Apart from national repentance, America will be unable to avoid divine judgment indefinitely. Discomforting as the thought may be, this is a good thing. It is important that God relent of the good He has planned for nations that do evil and rebel against His instructions. Without the incentive of pain and discomfort, we as humans rarely feel the need to change our behavior.
God says, “If I announce that I will plant and build up a certain nation or kingdom, but then that nation turns to evil and refuses to obey me, I will not bless it as I said I would” (Jer. 18:9–10). God knows that being in a right relationship with Himself is more important than temporary comfort and pleasure. It is considerably better to experience the difficulty of a national judgment that alerts us to the folly of our rebellion against God than it is to be permitted to traverse our rebellious path to its final destination of permanent separation from Him and the abundant life that God offers in His eternal kingdom (Rev. 20:11–15; 21:8, 23–27).
Difficult as it may be to appreciate, God’s corrective judgments are a mercy. They are God’s refusal to abandon His hope that a nation’s citizenry will choose the blessings associated with God’s kingdom over its cultural idols. These idols are the manifestation of a nation’s rebellious ideology; however, when a nation refuses to relinquish its idols, God will eventually shake that nation hard enough to cause them to fall. This is God’s severe judgment. In that moment, the people must choose whether to release their idols or to fall alongside them.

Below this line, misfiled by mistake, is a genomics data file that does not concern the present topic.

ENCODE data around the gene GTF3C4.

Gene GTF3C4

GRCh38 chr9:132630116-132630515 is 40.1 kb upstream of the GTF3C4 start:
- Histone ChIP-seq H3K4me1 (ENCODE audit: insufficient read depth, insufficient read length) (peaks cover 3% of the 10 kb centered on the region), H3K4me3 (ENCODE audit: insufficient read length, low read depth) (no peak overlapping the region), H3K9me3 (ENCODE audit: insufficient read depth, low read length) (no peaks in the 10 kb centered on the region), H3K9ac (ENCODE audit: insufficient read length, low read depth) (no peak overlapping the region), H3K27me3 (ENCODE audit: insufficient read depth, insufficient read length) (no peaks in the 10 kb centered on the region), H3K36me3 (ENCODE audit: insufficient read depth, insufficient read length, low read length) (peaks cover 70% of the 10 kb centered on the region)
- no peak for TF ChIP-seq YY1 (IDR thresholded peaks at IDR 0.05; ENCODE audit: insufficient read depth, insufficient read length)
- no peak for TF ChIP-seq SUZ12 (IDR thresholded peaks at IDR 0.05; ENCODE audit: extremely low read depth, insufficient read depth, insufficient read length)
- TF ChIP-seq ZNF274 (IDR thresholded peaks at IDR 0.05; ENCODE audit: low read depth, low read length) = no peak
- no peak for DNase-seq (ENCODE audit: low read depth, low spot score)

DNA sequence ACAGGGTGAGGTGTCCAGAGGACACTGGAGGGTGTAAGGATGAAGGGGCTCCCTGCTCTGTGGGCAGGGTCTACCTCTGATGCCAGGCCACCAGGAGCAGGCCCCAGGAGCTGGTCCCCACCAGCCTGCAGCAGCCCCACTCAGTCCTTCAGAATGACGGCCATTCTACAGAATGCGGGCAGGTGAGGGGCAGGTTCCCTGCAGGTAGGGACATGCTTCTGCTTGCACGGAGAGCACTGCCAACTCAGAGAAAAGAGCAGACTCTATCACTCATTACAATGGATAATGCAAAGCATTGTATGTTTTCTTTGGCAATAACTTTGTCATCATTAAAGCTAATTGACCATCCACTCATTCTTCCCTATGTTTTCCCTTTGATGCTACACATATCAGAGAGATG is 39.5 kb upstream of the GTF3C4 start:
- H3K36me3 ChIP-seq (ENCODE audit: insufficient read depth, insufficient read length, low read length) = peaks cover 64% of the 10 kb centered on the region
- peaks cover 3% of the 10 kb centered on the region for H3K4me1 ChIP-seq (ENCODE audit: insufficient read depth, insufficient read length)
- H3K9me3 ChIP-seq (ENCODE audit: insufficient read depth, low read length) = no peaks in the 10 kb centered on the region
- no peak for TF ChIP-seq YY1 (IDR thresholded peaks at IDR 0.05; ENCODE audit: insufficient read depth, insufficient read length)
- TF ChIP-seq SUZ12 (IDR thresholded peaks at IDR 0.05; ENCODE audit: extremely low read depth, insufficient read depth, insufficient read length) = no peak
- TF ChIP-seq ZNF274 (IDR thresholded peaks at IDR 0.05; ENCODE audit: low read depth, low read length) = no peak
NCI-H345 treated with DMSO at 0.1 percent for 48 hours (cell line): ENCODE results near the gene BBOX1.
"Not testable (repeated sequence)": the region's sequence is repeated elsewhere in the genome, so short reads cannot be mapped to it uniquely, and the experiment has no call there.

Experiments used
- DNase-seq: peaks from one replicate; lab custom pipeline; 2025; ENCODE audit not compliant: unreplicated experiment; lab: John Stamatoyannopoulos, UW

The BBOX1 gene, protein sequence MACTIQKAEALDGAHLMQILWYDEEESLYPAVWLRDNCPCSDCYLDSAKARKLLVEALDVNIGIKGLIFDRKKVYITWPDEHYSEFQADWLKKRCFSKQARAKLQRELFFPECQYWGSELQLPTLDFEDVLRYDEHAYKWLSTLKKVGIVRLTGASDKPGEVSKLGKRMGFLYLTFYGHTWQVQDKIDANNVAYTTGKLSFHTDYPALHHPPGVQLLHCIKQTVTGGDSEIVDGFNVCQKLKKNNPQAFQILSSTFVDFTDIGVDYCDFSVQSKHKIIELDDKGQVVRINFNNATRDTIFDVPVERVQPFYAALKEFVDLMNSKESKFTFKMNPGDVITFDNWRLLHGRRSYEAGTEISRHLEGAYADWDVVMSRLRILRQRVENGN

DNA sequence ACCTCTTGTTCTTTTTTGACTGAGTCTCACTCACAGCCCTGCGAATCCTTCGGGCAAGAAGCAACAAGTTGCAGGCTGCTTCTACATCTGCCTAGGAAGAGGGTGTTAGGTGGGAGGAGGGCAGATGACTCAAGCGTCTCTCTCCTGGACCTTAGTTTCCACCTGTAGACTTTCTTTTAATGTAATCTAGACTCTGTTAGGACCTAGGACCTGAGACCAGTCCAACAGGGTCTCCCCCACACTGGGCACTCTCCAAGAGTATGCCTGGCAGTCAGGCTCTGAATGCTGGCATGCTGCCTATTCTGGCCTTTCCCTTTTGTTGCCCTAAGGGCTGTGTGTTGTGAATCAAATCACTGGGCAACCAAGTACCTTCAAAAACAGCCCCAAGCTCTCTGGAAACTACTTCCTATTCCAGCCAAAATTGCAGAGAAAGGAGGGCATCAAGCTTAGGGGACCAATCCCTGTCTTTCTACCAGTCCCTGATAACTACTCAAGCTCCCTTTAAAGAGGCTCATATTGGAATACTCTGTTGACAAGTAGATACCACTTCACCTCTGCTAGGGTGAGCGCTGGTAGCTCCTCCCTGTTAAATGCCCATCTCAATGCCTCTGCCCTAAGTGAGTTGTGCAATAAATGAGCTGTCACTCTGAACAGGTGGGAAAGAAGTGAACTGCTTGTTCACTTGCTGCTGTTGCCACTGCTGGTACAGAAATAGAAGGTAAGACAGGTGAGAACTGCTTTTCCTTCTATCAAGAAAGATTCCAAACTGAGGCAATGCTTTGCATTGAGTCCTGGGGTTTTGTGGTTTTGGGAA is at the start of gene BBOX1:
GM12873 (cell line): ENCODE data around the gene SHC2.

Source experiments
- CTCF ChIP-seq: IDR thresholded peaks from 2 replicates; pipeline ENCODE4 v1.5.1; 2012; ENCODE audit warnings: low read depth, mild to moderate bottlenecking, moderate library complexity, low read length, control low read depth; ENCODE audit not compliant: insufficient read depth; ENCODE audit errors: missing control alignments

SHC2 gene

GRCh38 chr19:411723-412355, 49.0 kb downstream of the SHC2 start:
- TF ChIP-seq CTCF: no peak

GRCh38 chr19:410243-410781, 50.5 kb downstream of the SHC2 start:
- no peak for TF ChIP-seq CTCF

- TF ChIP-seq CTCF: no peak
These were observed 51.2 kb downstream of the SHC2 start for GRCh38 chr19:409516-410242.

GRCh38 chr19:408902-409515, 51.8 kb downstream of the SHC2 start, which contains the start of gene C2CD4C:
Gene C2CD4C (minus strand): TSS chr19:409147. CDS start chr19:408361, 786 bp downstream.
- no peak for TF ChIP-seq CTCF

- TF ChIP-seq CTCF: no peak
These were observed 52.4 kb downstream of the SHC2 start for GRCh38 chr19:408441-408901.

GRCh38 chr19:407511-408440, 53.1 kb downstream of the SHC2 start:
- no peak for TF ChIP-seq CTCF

The experience of Israel illustrates this pattern. In Amos, God laments Israel’s refusal to respond to His corrective judgments: “‘I destroyed some of your cities, as I destroyed Sodom and Gomorrah. Those of you who survived were like charred sticks pulled from a fire. But still you would not return to me,’ says, the Lord” (Amos 4:11). Consequently, God warns that He will shake the nation to the point of collapse:
Prepare to meet your God in judgment, you people of Israel! … I, the Sovereign LORD, am watching this sinful nation of Israel. I will destroy it from the face of the earth. But I will never completely destroy the family of Israel, says the LORD. For I will give the command and will shake Israel along with the other nations as grain is shaken in a sieve, yet not one true kernel will be lost. But all the sinners will die by the sword—all those who say, “Nothing bad will happen to us” (Amos 4:12b; 9:8–10).
This prophecy was fulfilled in 721 B.C. when Assyria conquered Israel. However, this was not God’s intended will for Israel. He is not eager to destroy people and nations in judgment. Rather, God’s desire is that we obey Him. According to Jeremiah 18:7, had Israel repented of its sin, God would have likely delayed judgment: “If I announce that a certain nation or kingdom is to be uprooted, torn down, and destroyed, but then that nation renounces its evil ways, I will not destroy it as I had planned.”
God warned the Israelites to give them both opportunity and motivation to repent. When we declare God’s warning, we join with Him in clinging to this same hope that people will be motivated to repent. As long as there remains opportunity to warn, there remains hope that a nation will relent of its rebellion and receive mercy. However, we deprive our nation of this opportunity if we are unwilling to sound the alarm.
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